Monday, April 21, 2008

The Latest Disgrace

Here's Bob Parry's reaction to the recent NY Times exposé about "sock-puppet" military analysts:

...the real question is not how widespread the ethical lapses of the U.S. news media were – both in palming off self-interested ex-generals as objective observers and for failing to demonstrate even a modicum of skepticism in publishing false articles that paved the way to war.

Rather, the urgent question is what must be done if the United States is to reclaim its status as a functioning constitutional Republic in which a reasonably honest news media keeps the public adequately informed.

Having spent most of my career on the inside at places such as the Associated Press and Newsweek, it’s been my view for many years that the mainstream U.S. news media can’t be reformed, that it is beyond hope.

Though there are still good journalists working at major news companies – and the better news outlets do produce some useful information, like Sunday’s story in the Times – the central reality is that corporate journalism is rotten at the core and won't stop spreading the rot throughout the U.S. political process.

That’s why for the past dozen-plus years at, we have called for a major public investment in honest journalism, so information can be produced that it is both professional and independent of the kinds of external pressures that have deformed today’s mainstream press.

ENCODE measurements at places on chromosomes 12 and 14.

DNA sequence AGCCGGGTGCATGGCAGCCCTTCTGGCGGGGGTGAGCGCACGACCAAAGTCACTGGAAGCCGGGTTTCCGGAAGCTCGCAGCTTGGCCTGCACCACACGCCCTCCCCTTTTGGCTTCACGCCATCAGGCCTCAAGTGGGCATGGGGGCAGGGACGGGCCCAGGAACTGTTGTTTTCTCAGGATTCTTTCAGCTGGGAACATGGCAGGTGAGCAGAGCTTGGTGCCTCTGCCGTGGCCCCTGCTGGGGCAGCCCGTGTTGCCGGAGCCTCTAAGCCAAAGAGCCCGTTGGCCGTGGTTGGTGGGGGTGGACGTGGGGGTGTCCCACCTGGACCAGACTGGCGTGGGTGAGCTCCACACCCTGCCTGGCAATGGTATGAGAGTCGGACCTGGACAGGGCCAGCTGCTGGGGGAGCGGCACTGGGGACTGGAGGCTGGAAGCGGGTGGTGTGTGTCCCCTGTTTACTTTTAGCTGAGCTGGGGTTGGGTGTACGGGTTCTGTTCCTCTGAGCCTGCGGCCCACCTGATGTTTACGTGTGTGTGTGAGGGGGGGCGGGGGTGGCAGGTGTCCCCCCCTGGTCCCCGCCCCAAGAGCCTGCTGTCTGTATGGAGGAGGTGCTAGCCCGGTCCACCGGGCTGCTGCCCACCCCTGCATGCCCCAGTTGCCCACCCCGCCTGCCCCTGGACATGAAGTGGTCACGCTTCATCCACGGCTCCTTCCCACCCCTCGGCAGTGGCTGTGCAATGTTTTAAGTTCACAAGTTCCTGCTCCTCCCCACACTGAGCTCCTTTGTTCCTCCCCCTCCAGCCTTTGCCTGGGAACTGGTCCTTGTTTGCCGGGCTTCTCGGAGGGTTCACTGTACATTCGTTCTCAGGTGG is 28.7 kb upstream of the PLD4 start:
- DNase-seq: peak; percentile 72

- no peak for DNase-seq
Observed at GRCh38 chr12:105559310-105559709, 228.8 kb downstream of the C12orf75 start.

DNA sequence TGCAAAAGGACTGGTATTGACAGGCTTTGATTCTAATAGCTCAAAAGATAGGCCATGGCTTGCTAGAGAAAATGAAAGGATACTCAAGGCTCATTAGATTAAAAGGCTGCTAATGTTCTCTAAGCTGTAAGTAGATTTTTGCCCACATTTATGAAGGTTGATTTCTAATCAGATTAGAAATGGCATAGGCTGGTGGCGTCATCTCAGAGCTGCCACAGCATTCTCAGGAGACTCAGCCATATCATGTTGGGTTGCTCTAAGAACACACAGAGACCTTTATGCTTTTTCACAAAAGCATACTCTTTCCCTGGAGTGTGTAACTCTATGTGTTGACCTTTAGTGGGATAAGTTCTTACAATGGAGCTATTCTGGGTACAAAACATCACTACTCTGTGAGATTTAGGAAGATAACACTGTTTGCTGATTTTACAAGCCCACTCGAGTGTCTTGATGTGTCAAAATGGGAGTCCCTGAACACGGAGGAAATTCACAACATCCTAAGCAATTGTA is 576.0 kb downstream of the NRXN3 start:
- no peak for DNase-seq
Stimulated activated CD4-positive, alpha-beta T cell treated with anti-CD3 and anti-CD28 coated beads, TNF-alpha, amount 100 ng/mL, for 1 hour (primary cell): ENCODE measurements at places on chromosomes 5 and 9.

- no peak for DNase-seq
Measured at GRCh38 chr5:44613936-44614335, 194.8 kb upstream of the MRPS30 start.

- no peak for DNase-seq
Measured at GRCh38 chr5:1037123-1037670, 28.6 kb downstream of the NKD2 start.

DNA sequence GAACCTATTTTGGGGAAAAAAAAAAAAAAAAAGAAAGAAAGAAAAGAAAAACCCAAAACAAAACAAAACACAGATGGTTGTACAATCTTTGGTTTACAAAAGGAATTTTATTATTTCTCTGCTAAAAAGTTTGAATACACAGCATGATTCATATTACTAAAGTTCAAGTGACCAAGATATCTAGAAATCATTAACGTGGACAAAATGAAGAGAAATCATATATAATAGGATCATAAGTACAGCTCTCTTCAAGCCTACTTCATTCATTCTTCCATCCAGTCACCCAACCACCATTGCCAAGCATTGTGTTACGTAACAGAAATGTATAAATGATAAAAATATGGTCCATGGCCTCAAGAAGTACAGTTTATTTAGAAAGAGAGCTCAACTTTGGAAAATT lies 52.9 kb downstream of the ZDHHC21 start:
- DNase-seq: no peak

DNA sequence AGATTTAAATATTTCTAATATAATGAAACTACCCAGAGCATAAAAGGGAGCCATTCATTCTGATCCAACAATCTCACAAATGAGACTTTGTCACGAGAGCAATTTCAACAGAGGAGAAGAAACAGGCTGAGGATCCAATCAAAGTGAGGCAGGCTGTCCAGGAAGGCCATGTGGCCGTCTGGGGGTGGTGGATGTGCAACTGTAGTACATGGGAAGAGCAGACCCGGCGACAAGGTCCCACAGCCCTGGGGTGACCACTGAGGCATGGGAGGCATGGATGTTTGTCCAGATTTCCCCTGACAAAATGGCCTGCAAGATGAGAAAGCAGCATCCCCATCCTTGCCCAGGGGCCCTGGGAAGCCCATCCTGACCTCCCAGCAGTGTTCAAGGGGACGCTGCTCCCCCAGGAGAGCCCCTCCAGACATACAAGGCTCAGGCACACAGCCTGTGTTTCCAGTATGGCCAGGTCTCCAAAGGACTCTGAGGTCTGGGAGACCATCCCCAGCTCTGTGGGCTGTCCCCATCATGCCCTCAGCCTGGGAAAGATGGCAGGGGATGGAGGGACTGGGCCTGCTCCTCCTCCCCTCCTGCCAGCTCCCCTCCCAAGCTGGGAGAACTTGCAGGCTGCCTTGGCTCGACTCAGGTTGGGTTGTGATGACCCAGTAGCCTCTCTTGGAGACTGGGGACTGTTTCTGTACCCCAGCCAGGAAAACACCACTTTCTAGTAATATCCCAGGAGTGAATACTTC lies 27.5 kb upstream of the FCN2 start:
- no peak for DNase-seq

We must find new ways to tell the news.
Hard to disagree. Longing for reform in corporate media or pining for journalists who work for corporate outlets to "do their job!" tends to be, at the least, misplaced.

This is one of the reasons why I find the Chomsky/Herman propaganda model so useful and why it's exceptionally annoying to watch media analysts or critics pull their hair out when the jaundiced sourcing or -- to use the Chomsky/Herman word -- "filtering" becomes glaringly apparent. These sorts of anecdotes about a corrupt media environment are not aberrant. They illustrate precisely how the corporate media functions.

Ultimately, the point is not to think that you can remove filters, or even get them to change how they function within a heavily concentrated corporate media system. The point is to develop new media -- or, at least, new ways of seeing and producing media that have different sorts of filters, which reflect a different value system. In essence, that's the point Parry is making.